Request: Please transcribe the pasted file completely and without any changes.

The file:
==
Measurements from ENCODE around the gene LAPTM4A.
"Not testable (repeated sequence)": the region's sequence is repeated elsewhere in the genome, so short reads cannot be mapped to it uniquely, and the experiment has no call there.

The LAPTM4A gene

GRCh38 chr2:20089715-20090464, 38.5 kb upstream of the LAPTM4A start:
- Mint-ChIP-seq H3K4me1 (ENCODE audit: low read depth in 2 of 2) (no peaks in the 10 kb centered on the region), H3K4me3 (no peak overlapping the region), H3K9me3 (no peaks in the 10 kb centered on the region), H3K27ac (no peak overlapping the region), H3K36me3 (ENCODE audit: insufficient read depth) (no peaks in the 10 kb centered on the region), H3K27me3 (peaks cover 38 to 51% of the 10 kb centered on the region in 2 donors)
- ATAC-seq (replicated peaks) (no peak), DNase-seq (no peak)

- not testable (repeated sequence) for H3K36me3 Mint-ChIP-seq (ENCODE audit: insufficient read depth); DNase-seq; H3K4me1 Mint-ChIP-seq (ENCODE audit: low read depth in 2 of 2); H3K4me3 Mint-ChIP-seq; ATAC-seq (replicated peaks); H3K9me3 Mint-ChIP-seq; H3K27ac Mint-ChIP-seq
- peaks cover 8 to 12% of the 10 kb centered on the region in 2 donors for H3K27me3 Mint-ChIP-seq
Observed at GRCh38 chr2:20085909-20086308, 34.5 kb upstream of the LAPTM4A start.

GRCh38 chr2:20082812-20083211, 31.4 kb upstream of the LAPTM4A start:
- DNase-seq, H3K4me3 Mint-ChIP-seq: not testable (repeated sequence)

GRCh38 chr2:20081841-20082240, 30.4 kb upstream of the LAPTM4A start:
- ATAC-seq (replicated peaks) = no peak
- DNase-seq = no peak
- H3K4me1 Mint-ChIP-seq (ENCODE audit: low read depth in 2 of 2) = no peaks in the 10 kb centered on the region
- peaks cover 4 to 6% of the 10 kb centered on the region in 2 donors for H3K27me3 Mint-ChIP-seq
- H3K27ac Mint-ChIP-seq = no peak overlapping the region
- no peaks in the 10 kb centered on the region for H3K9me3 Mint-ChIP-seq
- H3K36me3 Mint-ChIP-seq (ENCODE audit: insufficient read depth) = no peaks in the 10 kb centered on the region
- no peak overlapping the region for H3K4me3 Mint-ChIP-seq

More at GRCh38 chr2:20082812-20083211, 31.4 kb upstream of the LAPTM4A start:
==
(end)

Measurements from ENCODE around the gene LAPTM4A.
"Not testable (repeated sequence)": the region's sequence is repeated elsewhere in the genome, so short reads cannot be mapped to it uniquely, and the experiment has no call there.

The LAPTM4A gene

GRCh38 chr2:20089715-20090464, 38.5 kb upstream of the LAPTM4A start:
- Mint-ChIP-seq H3K4me1 (ENCODE audit: low read depth in 2 of 2) (no peaks in the 10 kb centered on the region), H3K4me3 (no peak overlapping the region), H3K9me3 (no peaks in the 10 kb centered on the region), H3K27ac (no peak overlapping the region), H3K36me3 (ENCODE audit: insufficient read depth) (no peaks in the 10 kb centered on the region), H3K27me3 (peaks cover 38 to 51% of the 10 kb centered on the region in 2 donors)
- ATAC-seq (replicated peaks) (no peak), DNase-seq (no peak)

- not testable (repeated sequence) for H3K36me3 Mint-ChIP-seq (ENCODE audit: insufficient read depth); DNase-seq; H3K4me1 Mint-ChIP-seq (ENCODE audit: low read depth in 2 of 2); H3K4me3 Mint-ChIP-seq; ATAC-seq (replicated peaks); H3K9me3 Mint-ChIP-seq; H3K27ac Mint-ChIP-seq
- peaks cover 8 to 12% of the 10 kb centered on the region in 2 donors for H3K27me3 Mint-ChIP-seq
Observed at GRCh38 chr2:20085909-20086308, 34.5 kb upstream of the LAPTM4A start.

GRCh38 chr2:20082812-20083211, 31.4 kb upstream of the LAPTM4A start:
- DNase-seq, H3K4me3 Mint-ChIP-seq: not testable (repeated sequence)

GRCh38 chr2:20081841-20082240, 30.4 kb upstream of the LAPTM4A start:
- ATAC-seq (replicated peaks) = no peak
- DNase-seq = no peak
- H3K4me1 Mint-ChIP-seq (ENCODE audit: low read depth in 2 of 2) = no peaks in the 10 kb centered on the region
- peaks cover 4 to 6% of the 10 kb centered on the region in 2 donors for H3K27me3 Mint-ChIP-seq
- H3K27ac Mint-ChIP-seq = no peak overlapping the region
- no peaks in the 10 kb centered on the region for H3K9me3 Mint-ChIP-seq
- H3K36me3 Mint-ChIP-seq (ENCODE audit: insufficient read depth) = no peaks in the 10 kb centered on the region
- no peak overlapping the region for H3K4me3 Mint-ChIP-seq

More at GRCh38 chr2:20082812-20083211, 31.4 kb upstream of the LAPTM4A start: